Further to your point, there's a 3D area on the upper route of Asteroid Coaster 1 near the beginning that has an unscripted ramp, and it's very satisfying to mess around with that and see how Sonic behaves naturally. Those moments are few and far between unfortunately. I didn't say that the physics don't function. I said the opposite in fact, because they do function. It's just that when it comes to the moments that we know as Sonic-style platforming, the levels aren't designed to make proper use of the clever physics and scripts take over.

    I struggle to look past the rampant scripting in not just Sonic games but just about any game with artificial platforming. It feels cheap, it feels lazy and it breaks all immersion. Scripting has a purpose, and Colours abuses it horribly.
     
  12. I feel like Sonic Team's abuse of scripting illustrates their lack of confidence in making a working physics engine for 3D. Some scripting is honestly needed for the type of game Sonic is, but it shouldn't be what the entire game is, because then the game feels artificial to play.

    Forces is the culmination of that mindset, because there's very little in Forces that's up to the player's input. The game is almost a cutscene with occasional inputs at times.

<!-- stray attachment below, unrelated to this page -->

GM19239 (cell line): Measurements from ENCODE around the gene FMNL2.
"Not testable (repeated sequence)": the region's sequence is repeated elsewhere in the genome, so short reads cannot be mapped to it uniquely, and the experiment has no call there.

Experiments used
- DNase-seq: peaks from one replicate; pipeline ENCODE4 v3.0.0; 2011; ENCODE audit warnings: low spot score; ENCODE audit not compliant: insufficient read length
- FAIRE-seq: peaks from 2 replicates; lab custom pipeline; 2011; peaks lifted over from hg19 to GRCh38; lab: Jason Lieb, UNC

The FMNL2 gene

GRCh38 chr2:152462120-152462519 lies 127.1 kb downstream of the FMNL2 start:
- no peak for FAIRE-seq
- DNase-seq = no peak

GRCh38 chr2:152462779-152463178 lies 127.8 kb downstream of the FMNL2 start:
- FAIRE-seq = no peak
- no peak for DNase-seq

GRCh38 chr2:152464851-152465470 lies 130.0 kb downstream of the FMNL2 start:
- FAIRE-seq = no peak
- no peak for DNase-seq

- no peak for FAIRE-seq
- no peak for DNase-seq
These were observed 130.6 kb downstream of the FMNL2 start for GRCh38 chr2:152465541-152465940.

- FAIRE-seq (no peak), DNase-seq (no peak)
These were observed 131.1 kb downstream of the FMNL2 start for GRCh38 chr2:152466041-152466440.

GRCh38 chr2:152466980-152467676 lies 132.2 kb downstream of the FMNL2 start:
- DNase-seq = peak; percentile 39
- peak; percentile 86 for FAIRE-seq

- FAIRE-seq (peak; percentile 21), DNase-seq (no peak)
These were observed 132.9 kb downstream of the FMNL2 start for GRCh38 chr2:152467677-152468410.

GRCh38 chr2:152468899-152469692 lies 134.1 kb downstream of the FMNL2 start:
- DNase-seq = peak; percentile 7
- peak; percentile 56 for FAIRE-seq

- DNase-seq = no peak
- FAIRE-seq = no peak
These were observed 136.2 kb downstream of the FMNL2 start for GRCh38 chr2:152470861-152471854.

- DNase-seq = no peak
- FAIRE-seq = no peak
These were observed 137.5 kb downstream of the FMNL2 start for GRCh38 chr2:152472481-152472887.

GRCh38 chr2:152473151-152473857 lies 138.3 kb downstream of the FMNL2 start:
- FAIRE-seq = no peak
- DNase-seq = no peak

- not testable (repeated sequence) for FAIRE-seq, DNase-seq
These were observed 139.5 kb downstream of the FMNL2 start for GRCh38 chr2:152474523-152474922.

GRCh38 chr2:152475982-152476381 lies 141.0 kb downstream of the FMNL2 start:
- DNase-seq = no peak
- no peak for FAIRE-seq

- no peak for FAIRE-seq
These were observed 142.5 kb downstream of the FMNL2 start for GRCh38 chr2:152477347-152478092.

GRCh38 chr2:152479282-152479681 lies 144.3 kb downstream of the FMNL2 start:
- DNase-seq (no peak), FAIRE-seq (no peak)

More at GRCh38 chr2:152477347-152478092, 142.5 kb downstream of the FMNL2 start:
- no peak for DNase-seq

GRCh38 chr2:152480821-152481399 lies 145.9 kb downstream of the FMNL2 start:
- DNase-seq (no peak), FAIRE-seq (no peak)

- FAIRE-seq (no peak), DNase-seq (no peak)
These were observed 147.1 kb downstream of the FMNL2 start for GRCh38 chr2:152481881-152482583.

With Boost though, it kind of makes sense because it's very easily for Sonic to go flying with a well timed boost.
     
  13. DigitalDuck

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    But the thing is, the physics are absolutely still there. There are plenty of times when you can, for example, jump off an upwards slope to get some extra height. Most speedruns for the games rely on this.

    The issue isn't the physics, it's that the level designers want to make setpieces and that's much harder to do when you don't know how fast the player is going into it.
     
  14. Laura

    Laura

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    I wish the Boost games relied on their own physics more and leaned in less often on set-pieces because there are memorable things you can do within the sandbox of those games. Jumping into the water in Seasidehill and using your momentum to boost across. It's very hard to do but is very fun and completely non automated.

    I think the air boosting is also fun to time properly to get across gaps or enemies. Even Forces has the air boost, which can be used on Mortar Canyon to bypass parts of the level. It's probably too powerful but it's something worth mentioning.
     
  15. Blue Blood